But hey, bottom line, if your horse is as well trained as you say with a halter, then it shouldn’t take you long to get him used to a bit or bosal or a bitless bridle. Here is what I am talking about when I say bitless bridle…just so you don’t end up with a mechanical hackamore: Bitless Bridle.

Best of luck !

Cherry Hill horse trainer and author of 30 books and DVDs

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If you are going to use a bit when training your horse, the logical choice would be a snaffle bit. Alternatives to using a bit are bitless bridles, bosals, sidepulls, halters and tackless. These topics will be discussed in future posts.

A snaffle is a mechanically simple bit that allows you to communicate with your horse in simple terms.  A snaffle bit transmits pressure in a direct line from your hands on the reins to the rings and mouthpiece of the bit to the horse’s mouth.

©  2010 Cherry Hill © Copyright Information

On a snaffle, there are no shanks.  Shanks are the vertical sidepieces on a curb bit to which the reins attach.  Shanks create leverage action.  The snaffle bit operates via direct pressure only. The mouthpiece of a snaffle can be jointed or solid.  The misconception that any bit with a jointed (or “broken”) mouthpiece is a snaffle has given rise to the misnomers: “long-shanked snaffle”, “tom-thumb snaffle”, and “cowboy snaffle”.  All of these are really jointed (or broken mouth) curbs.

The most common snaffle, the jointed O-ring, has four parts: two rings and a mouthpiece comprised of two arms.

A snaffle is customarily used with a brow band headstall that has a throatlatch.  Often a noseband is used with a snaffle.

Snaffle Action The snaffle is useful for teaching a horse to bend his neck and throatlatch laterally so that he can be turned in both directions.  It is also useful for teaching a horse to flex vertically in the lower jaw, at the poll, and at the neck muscles just in front of the withers.  Vertical flexion is necessary for gait and speed control as well as for stopping.

The bars are the flesh-covered portions of the lower jawbone between the incisors and the molars.  This is where the bit lies.  It is the action of the snaffle bit on the bars of the horse’s mouth that produces vertical flexion.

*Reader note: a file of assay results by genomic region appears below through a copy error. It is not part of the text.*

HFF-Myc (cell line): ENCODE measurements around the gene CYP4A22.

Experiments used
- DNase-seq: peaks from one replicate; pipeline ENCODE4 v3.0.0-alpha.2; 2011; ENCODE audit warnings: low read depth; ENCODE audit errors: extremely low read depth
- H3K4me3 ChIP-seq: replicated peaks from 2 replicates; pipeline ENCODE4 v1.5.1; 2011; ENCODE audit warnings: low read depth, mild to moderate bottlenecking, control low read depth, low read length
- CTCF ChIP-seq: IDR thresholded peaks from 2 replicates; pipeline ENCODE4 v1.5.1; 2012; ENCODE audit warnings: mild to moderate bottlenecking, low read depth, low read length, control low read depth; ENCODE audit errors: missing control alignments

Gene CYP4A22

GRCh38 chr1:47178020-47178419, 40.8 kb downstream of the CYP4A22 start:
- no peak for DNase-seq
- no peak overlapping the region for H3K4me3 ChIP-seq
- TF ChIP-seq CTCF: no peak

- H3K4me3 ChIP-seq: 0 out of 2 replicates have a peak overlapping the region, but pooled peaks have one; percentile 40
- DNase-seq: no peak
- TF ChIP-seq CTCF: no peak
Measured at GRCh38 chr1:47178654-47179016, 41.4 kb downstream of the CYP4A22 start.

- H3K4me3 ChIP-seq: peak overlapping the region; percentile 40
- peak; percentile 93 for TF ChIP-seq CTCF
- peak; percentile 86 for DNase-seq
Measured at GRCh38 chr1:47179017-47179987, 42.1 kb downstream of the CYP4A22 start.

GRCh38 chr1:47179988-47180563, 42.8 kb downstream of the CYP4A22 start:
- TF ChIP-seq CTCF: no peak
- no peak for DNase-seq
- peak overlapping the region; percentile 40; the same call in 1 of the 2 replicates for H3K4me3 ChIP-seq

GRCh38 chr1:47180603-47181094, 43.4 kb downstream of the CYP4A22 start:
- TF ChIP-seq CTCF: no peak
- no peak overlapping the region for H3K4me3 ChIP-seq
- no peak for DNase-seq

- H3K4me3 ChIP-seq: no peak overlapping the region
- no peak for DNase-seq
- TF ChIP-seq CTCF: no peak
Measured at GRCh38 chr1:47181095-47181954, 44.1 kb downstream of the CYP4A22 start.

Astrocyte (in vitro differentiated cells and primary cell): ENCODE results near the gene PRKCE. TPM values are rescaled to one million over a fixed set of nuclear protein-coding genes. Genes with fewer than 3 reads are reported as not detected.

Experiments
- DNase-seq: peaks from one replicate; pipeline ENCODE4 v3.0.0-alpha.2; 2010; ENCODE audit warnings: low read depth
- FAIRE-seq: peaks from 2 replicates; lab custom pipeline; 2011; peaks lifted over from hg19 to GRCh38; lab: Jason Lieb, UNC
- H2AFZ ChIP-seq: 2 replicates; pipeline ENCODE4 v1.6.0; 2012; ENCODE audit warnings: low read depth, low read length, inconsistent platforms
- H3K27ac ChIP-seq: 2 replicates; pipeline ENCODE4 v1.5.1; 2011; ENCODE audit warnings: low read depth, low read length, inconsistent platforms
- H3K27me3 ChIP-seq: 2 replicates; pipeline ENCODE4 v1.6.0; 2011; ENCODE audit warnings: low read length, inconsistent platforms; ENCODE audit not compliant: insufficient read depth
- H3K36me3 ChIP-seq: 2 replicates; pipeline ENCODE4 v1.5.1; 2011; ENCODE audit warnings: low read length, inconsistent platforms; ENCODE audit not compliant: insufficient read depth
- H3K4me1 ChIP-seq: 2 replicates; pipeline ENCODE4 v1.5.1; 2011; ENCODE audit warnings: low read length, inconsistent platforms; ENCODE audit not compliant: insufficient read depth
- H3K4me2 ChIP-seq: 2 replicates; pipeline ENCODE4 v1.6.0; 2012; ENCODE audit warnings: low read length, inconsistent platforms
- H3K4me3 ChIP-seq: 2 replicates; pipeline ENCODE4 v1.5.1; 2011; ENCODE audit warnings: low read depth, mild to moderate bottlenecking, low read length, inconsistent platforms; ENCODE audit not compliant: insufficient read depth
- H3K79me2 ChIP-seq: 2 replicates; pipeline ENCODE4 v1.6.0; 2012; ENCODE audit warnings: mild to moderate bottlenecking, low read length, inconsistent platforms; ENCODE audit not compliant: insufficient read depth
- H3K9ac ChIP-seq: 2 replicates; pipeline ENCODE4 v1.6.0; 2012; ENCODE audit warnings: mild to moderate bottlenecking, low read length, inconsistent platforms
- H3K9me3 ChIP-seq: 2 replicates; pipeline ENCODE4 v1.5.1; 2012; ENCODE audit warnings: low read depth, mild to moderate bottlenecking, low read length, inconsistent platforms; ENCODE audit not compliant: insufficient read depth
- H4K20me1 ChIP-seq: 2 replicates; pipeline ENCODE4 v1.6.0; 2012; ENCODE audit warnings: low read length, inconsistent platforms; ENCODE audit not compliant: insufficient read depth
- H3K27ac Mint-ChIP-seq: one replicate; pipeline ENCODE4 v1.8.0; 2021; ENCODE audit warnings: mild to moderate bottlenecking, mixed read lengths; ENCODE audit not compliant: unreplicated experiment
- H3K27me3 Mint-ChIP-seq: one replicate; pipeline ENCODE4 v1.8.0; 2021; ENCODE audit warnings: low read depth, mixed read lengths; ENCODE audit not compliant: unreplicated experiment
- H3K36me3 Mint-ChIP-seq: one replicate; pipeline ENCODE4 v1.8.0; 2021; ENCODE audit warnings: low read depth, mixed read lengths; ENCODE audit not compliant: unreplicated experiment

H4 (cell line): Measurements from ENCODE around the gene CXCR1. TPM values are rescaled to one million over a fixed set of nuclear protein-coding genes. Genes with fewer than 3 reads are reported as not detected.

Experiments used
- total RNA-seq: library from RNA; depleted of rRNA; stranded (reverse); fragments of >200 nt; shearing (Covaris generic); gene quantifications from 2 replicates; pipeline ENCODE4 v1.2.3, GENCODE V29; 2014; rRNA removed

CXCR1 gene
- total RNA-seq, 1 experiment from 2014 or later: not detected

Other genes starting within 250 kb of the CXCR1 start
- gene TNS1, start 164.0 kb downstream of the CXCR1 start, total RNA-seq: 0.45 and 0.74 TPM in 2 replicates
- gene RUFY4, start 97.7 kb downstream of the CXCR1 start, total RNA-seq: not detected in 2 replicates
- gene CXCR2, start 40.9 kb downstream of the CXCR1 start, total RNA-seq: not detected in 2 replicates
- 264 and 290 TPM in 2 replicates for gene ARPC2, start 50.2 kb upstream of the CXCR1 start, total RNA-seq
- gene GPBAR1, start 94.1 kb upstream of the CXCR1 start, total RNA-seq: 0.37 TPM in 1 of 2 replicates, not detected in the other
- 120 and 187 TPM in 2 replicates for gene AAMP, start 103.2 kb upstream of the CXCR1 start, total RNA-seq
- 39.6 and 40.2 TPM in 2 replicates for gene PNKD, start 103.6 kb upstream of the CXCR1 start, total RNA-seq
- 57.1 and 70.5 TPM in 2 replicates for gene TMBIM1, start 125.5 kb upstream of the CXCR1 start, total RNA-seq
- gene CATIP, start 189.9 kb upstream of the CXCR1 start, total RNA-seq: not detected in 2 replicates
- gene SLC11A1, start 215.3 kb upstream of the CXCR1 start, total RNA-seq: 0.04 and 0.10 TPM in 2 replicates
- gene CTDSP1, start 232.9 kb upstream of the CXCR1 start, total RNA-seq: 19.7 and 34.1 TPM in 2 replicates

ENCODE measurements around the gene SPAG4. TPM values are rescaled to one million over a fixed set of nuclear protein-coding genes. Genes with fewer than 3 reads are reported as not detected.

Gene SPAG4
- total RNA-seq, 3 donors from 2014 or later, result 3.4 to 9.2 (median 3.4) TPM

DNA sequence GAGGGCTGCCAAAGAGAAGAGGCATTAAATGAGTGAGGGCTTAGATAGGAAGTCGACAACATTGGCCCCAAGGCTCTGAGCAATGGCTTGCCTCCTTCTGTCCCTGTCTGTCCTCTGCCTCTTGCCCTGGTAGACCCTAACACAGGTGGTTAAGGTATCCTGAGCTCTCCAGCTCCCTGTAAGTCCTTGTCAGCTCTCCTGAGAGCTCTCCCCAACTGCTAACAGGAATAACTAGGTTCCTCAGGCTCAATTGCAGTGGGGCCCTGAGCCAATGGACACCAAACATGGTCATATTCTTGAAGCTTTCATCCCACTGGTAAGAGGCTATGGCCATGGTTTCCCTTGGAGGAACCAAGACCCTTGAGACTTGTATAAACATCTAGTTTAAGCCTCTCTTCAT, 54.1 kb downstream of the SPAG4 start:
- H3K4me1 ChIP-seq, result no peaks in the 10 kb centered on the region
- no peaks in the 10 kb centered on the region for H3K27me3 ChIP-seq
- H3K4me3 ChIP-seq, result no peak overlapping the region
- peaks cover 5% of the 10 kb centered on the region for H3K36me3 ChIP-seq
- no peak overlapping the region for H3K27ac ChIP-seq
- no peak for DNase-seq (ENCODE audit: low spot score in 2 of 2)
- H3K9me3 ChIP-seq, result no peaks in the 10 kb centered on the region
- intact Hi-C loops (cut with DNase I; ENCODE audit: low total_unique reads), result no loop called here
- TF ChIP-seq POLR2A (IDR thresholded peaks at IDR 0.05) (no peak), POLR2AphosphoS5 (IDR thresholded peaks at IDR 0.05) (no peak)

With a regularly configured snaffle, when one rein is pulled out to the side, let’s say the right, the bit will slide slightly through the mouth to the right and the primary pressure will be exerted by the ring on the left side of the horse’s face.  This will cause him to bend laterally and turn right.

When the right line is pulled backward, pressure will be exerted on the right side of the horse’s tongue, the right lower lip, the right corner of the mouth, the right side of the bars and on the left side of the horse’s face.  This will tend to cause the horse to bend laterally and begin to flex vertically so he shifts his weight rearward as he turns right.

Making Not Breaking by Cherry Hill

Making Not Breaking by Cherry Hill

When you pull backward on both lines, pressure will be applied to both corners of the mouth and across the entire tongue and the bit may contact the bars and the lower lips.  This causes a horse to flex vertically, shift his weight rearward, slow down, or stop.

Your hands have the capacity to turn the mildest bit into an instrument of abuse or the most severe bit into a delicate tool of communication.  Above all, good horsemanship is the key to a horse’s acceptance of the bridle.

The introduction of the bit and bridle occur during ground training such as longeing and ground driving.

Longeing and Long Lining the English and Western Horse

Longeing and Long Lining the English and Western Horse

Cherry Hill